Antarctic Pliocene ice behavior as recorded at ODP Site 697 (3480 m water depth) at the distal tip of the Antarctic Peninsula is investigated using both non-invasive measurements and measurements on sediment samples. Non-invasive techniques include high resolution color measurements (CIE L*a*b color), magnetic susceptibility, and XRF elemental counts, both made on split sediment cores. These measurements represent a straightforward, inexpensive, and non-destructive method of determining composition. Sediment color is created by a combination of the chemical composition, redox conditions, and the biological, lithological, and depositional characteristics of the environment in which the sediment was deposited. The color data correlate with split-core scanned XRF determined Fe/Ti ratios. Wavelet analysis on CIE L*a*b* color from Site 697 allow us to identify 20, 40, and 100, Milankovitch periodicities, with 40-kyr (obliquity) dominating. Similar analysis will be performed on multi-proxy ANDRILL well logs within conformable sequences and we anticipate a strong obliquity signal there.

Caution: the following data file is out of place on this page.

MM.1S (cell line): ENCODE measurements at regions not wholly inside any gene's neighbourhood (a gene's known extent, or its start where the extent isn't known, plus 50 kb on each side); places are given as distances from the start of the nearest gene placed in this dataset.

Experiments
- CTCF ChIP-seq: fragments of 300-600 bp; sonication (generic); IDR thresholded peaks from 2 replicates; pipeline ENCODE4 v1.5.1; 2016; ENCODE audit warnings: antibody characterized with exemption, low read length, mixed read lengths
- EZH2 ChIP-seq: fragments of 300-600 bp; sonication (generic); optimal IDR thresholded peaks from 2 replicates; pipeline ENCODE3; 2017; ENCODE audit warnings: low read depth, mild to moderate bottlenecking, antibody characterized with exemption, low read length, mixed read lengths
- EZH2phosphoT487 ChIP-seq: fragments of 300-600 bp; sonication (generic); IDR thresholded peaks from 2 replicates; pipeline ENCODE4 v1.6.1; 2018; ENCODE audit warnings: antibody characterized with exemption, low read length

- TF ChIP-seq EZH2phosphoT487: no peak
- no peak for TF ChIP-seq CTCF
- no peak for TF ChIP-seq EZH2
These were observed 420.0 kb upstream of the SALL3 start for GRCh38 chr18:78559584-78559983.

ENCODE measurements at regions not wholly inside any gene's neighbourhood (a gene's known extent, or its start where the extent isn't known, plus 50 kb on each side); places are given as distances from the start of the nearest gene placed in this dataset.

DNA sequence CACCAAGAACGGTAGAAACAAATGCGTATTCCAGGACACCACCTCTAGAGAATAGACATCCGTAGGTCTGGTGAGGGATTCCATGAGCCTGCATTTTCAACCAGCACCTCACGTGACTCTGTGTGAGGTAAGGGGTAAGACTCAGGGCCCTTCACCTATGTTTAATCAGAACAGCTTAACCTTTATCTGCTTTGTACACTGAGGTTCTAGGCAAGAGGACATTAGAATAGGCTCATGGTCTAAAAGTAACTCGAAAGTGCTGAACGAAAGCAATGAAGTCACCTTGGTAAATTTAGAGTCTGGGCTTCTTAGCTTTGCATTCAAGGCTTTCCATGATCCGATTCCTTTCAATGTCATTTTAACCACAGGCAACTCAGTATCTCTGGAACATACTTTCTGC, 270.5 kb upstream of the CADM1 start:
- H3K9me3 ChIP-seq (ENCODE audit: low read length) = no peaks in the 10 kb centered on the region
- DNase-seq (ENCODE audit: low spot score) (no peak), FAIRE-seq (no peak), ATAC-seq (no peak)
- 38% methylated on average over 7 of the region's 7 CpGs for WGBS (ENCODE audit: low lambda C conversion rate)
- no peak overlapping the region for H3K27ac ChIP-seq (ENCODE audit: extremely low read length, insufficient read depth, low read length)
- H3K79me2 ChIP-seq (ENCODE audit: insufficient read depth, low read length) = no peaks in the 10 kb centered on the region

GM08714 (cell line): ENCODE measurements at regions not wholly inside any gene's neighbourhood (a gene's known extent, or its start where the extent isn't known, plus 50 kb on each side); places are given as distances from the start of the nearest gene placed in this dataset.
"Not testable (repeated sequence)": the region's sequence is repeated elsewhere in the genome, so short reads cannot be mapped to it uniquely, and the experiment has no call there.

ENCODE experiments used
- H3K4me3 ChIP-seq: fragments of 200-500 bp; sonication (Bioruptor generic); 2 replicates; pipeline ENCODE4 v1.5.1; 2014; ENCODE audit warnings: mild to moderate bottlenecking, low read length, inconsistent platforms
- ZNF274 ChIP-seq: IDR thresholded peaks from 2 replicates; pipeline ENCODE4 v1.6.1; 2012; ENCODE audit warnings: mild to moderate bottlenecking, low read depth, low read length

Sediment analyses include weight percent ice rafted detritus (IRD), percent biolsilica and diatom identification. IRD is identified as sediment with a diameter > 63 microns, and ranges from < 1 to 22% by dry weight, with the highest percentages in the early and middle Pliocene. Weight % biosilica ranges from 1 to 13%. Diatoms, radiolarians, and silicoflagelates comprise the biolsilica. Prior to ~ 3.3 myr, both high IRD and high biosilica occur at the same time. After ~3.3 myr, IRD remains low (<4%), but biosilica is generally high, suggesting warmer and ice free conditions which allowed biosiliceous organisims to flourish in a realtively ice-free environment.